Disadvantages: ActionScript 3, although a decent language (it's based on ECMAScript) misses things like private constructors (bye-bye to a straightforward implementation of the Singleton pattern), generics, enums, and method overloading. A serious drawback of both Adobe Flex and Adobe AIR is their lack of support for multi-threading; however, Flex provides an asynchronous programming model that mitigates this issue somewhat.
Adobe AIR is the logical continuation of Flex in that it allows Rich Internet Applications to be developed for the desktop, basically adding off-line capabilities to Rich Internet Applications. Adobe AIR applications can both access the file system and persist data to the embedded SQLite database engine.
Advantages: Adobe AIR applications run (almost identically) on all three major operating systems: Microsoft Windows, Mac OS X and Linux. Hence, if you are looking to reach as large a market as possible (or at least not be limited by the non-availability of the run-time for any given OS), Adobe AIR makes a lot of sense.
Disadvantages: A serious drawback of both Adobe Flex and Adobe AIR is their lack of support for multi-threading; however, both Flex and AIR provide an asynchronous programming model that mitigates this issue somewhat.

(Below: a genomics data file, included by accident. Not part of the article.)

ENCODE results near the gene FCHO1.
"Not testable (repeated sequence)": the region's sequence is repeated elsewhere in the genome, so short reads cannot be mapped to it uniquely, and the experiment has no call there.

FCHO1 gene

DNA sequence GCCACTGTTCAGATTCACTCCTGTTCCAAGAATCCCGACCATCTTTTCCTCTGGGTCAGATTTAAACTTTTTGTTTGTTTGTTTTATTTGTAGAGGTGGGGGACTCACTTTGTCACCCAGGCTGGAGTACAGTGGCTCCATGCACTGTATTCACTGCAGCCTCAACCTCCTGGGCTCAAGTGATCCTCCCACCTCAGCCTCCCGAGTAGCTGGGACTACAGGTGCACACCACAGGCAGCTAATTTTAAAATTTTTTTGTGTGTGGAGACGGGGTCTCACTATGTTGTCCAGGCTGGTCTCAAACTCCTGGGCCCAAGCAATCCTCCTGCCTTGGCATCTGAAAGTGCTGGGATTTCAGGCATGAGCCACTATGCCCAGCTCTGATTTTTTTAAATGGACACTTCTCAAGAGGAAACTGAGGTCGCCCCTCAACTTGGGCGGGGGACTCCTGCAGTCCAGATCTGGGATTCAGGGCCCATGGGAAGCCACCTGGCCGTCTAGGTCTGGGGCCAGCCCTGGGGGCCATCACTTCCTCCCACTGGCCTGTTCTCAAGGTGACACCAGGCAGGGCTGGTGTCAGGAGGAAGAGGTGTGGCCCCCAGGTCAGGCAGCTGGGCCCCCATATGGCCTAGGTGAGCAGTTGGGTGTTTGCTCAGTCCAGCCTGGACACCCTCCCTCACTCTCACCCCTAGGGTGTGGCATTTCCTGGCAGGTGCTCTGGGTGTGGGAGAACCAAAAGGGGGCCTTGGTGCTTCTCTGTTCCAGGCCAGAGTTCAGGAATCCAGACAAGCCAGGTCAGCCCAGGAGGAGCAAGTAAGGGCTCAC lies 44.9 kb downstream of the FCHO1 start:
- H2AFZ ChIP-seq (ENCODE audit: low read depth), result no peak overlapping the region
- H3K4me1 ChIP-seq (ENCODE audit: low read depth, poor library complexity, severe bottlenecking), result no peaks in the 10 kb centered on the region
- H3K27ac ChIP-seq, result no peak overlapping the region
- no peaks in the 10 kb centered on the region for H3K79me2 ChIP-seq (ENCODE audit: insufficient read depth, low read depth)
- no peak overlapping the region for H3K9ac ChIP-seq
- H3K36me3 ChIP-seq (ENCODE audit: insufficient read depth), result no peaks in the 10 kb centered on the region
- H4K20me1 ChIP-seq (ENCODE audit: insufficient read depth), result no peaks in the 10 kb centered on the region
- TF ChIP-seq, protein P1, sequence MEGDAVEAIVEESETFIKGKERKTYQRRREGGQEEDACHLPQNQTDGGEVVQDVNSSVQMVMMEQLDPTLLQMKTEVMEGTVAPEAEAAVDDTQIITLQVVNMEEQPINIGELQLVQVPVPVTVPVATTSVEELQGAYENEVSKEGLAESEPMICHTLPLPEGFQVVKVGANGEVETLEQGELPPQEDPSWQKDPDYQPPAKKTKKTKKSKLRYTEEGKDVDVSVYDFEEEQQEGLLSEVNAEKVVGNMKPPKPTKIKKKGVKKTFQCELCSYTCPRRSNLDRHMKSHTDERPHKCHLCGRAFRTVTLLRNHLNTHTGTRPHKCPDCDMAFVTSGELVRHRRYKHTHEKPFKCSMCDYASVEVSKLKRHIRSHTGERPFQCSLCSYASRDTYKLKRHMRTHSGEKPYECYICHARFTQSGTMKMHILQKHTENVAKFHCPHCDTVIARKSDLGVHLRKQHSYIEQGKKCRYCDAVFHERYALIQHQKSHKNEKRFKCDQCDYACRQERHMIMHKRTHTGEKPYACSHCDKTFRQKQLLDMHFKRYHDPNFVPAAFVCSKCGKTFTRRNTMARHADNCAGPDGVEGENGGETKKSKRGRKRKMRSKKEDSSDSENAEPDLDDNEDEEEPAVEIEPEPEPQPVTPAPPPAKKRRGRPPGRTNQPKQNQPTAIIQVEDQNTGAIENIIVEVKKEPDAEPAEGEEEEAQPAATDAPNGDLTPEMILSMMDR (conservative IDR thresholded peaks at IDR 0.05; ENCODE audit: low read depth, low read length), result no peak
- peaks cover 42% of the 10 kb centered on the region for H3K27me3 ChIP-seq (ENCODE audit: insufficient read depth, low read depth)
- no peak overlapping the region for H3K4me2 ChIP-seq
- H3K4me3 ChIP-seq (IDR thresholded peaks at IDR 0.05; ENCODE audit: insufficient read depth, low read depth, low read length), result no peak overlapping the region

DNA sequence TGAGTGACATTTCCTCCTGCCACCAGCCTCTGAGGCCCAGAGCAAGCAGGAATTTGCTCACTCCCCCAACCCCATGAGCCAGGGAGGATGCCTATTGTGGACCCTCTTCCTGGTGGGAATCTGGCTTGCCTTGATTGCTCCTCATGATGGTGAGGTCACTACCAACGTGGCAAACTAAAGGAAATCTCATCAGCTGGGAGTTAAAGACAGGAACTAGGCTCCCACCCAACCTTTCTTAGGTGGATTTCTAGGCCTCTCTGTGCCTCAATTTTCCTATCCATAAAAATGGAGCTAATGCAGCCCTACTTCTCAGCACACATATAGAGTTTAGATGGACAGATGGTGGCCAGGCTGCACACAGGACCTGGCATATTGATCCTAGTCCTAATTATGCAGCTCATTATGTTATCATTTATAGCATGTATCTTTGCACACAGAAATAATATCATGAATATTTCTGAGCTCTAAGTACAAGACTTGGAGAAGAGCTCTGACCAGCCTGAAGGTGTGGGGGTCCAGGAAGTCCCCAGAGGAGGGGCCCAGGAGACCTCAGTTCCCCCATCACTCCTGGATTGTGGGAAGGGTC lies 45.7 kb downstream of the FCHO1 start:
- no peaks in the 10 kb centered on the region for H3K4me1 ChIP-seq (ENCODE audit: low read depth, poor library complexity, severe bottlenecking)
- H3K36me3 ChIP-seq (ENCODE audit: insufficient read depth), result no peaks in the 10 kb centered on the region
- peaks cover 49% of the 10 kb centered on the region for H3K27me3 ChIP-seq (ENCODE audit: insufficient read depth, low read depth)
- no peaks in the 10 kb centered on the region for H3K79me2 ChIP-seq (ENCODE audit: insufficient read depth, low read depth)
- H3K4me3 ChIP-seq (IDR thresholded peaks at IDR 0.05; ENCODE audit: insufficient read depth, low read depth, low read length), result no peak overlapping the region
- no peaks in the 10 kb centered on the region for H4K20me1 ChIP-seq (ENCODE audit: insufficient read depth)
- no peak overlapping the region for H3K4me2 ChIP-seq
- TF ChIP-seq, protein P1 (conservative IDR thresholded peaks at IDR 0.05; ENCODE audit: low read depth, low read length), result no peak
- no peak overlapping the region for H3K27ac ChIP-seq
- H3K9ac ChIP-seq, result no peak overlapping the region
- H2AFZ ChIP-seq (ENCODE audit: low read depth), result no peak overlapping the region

Silverlight seems to be Microsoft's response to the dominance that Adobe's Flash has in the market with regards to sites that are heavily focused on multi-media (that is, video). For example, YouTube.com uses the Flash Player to enable viewing of videos (in the Flash Video format - FLV). And, it's not only YouTube, literally every other video site out there uses FLV.
Advantages: Having support for multiple (programming) languages is definitely an advantage for Silverlight. That is, being able to implement your RIA application in either C#, (Iron)Python, (Iron)Ruby, VB.NET or any of the other .NET-supported languages is fantastic.